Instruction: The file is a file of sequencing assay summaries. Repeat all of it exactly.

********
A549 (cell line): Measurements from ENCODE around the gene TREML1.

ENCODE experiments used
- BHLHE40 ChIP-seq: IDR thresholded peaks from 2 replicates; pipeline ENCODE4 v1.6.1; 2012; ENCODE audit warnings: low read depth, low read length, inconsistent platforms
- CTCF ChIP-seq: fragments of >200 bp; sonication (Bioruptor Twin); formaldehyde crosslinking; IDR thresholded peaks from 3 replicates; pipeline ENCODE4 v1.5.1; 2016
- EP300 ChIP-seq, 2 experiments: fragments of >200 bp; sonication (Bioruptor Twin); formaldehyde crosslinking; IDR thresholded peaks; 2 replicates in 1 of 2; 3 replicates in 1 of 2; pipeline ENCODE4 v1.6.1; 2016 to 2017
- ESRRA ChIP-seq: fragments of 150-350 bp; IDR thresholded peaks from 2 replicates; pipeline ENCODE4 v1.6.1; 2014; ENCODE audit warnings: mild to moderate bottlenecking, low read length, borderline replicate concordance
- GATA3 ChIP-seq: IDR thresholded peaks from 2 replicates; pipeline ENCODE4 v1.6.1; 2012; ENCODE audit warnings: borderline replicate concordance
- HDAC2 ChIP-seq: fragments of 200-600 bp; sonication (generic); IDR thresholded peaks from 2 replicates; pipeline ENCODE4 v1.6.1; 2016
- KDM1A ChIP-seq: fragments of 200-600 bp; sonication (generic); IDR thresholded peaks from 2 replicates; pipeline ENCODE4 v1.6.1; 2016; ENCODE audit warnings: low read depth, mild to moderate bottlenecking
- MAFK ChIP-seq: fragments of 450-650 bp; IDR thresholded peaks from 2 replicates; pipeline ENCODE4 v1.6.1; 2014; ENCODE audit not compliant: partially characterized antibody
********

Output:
A549 (cell line): Measurements from ENCODE around the gene TREML1.

ENCODE experiments used
- BHLHE40 ChIP-seq: IDR thresholded peaks from 2 replicates; pipeline ENCODE4 v1.6.1; 2012; ENCODE audit warnings: low read depth, low read length, inconsistent platforms
- CTCF ChIP-seq: fragments of >200 bp; sonication (Bioruptor Twin); formaldehyde crosslinking; IDR thresholded peaks from 3 replicates; pipeline ENCODE4 v1.5.1; 2016
- EP300 ChIP-seq, 2 experiments: fragments of >200 bp; sonication (Bioruptor Twin); formaldehyde crosslinking; IDR thresholded peaks; 2 replicates in 1 of 2; 3 replicates in 1 of 2; pipeline ENCODE4 v1.6.1; 2016 to 2017
- ESRRA ChIP-seq: fragments of 150-350 bp; IDR thresholded peaks from 2 replicates; pipeline ENCODE4 v1.6.1; 2014; ENCODE audit warnings: mild to moderate bottlenecking, low read length, borderline replicate concordance
- GATA3 ChIP-seq: IDR thresholded peaks from 2 replicates; pipeline ENCODE4 v1.6.1; 2012; ENCODE audit warnings: borderline replicate concordance
- HDAC2 ChIP-seq: fragments of 200-600 bp; sonication (generic); IDR thresholded peaks from 2 replicates; pipeline ENCODE4 v1.6.1; 2016
- KDM1A ChIP-seq: fragments of 200-600 bp; sonication (generic); IDR thresholded peaks from 2 replicates; pipeline ENCODE4 v1.6.1; 2016; ENCODE audit warnings: low read depth, mild to moderate bottlenecking
- MAFK ChIP-seq: fragments of 450-650 bp; IDR thresholded peaks from 2 replicates; pipeline ENCODE4 v1.6.1; 2014; ENCODE audit not compliant: partially characterized antibody